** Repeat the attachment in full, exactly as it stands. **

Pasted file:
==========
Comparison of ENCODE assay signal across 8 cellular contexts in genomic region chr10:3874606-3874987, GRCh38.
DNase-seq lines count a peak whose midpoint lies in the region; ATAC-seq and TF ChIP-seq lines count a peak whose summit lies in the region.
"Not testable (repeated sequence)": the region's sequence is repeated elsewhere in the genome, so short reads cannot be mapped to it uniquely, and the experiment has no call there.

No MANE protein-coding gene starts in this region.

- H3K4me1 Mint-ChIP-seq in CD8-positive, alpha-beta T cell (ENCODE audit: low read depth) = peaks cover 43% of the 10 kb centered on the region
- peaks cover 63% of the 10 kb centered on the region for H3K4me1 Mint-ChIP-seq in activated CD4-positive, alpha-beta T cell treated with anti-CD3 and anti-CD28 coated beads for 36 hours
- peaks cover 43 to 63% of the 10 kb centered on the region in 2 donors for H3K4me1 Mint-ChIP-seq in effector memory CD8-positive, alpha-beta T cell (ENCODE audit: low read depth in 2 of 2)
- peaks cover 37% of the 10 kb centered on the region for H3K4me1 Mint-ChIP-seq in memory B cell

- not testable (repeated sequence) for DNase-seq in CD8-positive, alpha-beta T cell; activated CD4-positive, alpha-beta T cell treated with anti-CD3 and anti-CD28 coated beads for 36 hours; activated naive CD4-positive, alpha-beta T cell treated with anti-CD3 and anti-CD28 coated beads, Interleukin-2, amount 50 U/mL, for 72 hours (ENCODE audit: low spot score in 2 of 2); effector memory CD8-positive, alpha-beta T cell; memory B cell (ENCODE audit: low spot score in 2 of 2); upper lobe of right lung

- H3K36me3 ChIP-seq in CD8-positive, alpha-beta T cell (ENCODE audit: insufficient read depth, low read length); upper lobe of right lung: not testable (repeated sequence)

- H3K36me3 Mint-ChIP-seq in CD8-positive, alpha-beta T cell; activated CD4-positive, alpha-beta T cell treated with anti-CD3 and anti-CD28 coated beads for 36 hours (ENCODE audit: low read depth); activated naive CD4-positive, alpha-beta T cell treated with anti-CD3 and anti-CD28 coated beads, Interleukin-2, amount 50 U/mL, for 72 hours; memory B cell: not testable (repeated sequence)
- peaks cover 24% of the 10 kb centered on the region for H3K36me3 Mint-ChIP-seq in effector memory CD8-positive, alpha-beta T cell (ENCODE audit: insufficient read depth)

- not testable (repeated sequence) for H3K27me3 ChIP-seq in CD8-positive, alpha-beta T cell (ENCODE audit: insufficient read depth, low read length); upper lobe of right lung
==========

Comparison of ENCODE assay signal across 8 cellular contexts in genomic region chr10:3874606-3874987, GRCh38.
DNase-seq lines count a peak whose midpoint lies in the region; ATAC-seq and TF ChIP-seq lines count a peak whose summit lies in the region.
"Not testable (repeated sequence)": the region's sequence is repeated elsewhere in the genome, so short reads cannot be mapped to it uniquely, and the experiment has no call there.

No MANE protein-coding gene starts in this region.

- H3K4me1 Mint-ChIP-seq in CD8-positive, alpha-beta T cell (ENCODE audit: low read depth) = peaks cover 43% of the 10 kb centered on the region
- peaks cover 63% of the 10 kb centered on the region for H3K4me1 Mint-ChIP-seq in activated CD4-positive, alpha-beta T cell treated with anti-CD3 and anti-CD28 coated beads for 36 hours
- peaks cover 43 to 63% of the 10 kb centered on the region in 2 donors for H3K4me1 Mint-ChIP-seq in effector memory CD8-positive, alpha-beta T cell (ENCODE audit: low read depth in 2 of 2)
- peaks cover 37% of the 10 kb centered on the region for H3K4me1 Mint-ChIP-seq in memory B cell

- not testable (repeated sequence) for DNase-seq in CD8-positive, alpha-beta T cell; activated CD4-positive, alpha-beta T cell treated with anti-CD3 and anti-CD28 coated beads for 36 hours; activated naive CD4-positive, alpha-beta T cell treated with anti-CD3 and anti-CD28 coated beads, Interleukin-2, amount 50 U/mL, for 72 hours (ENCODE audit: low spot score in 2 of 2); effector memory CD8-positive, alpha-beta T cell; memory B cell (ENCODE audit: low spot score in 2 of 2); upper lobe of right lung

- H3K36me3 ChIP-seq in CD8-positive, alpha-beta T cell (ENCODE audit: insufficient read depth, low read length); upper lobe of right lung: not testable (repeated sequence)

- H3K36me3 Mint-ChIP-seq in CD8-positive, alpha-beta T cell; activated CD4-positive, alpha-beta T cell treated with anti-CD3 and anti-CD28 coated beads for 36 hours (ENCODE audit: low read depth); activated naive CD4-positive, alpha-beta T cell treated with anti-CD3 and anti-CD28 coated beads, Interleukin-2, amount 50 U/mL, for 72 hours; memory B cell: not testable (repeated sequence)
- peaks cover 24% of the 10 kb centered on the region for H3K36me3 Mint-ChIP-seq in effector memory CD8-positive, alpha-beta T cell (ENCODE audit: insufficient read depth)

- not testable (repeated sequence) for H3K27me3 ChIP-seq in CD8-positive, alpha-beta T cell (ENCODE audit: insufficient read depth, low read length); upper lobe of right lung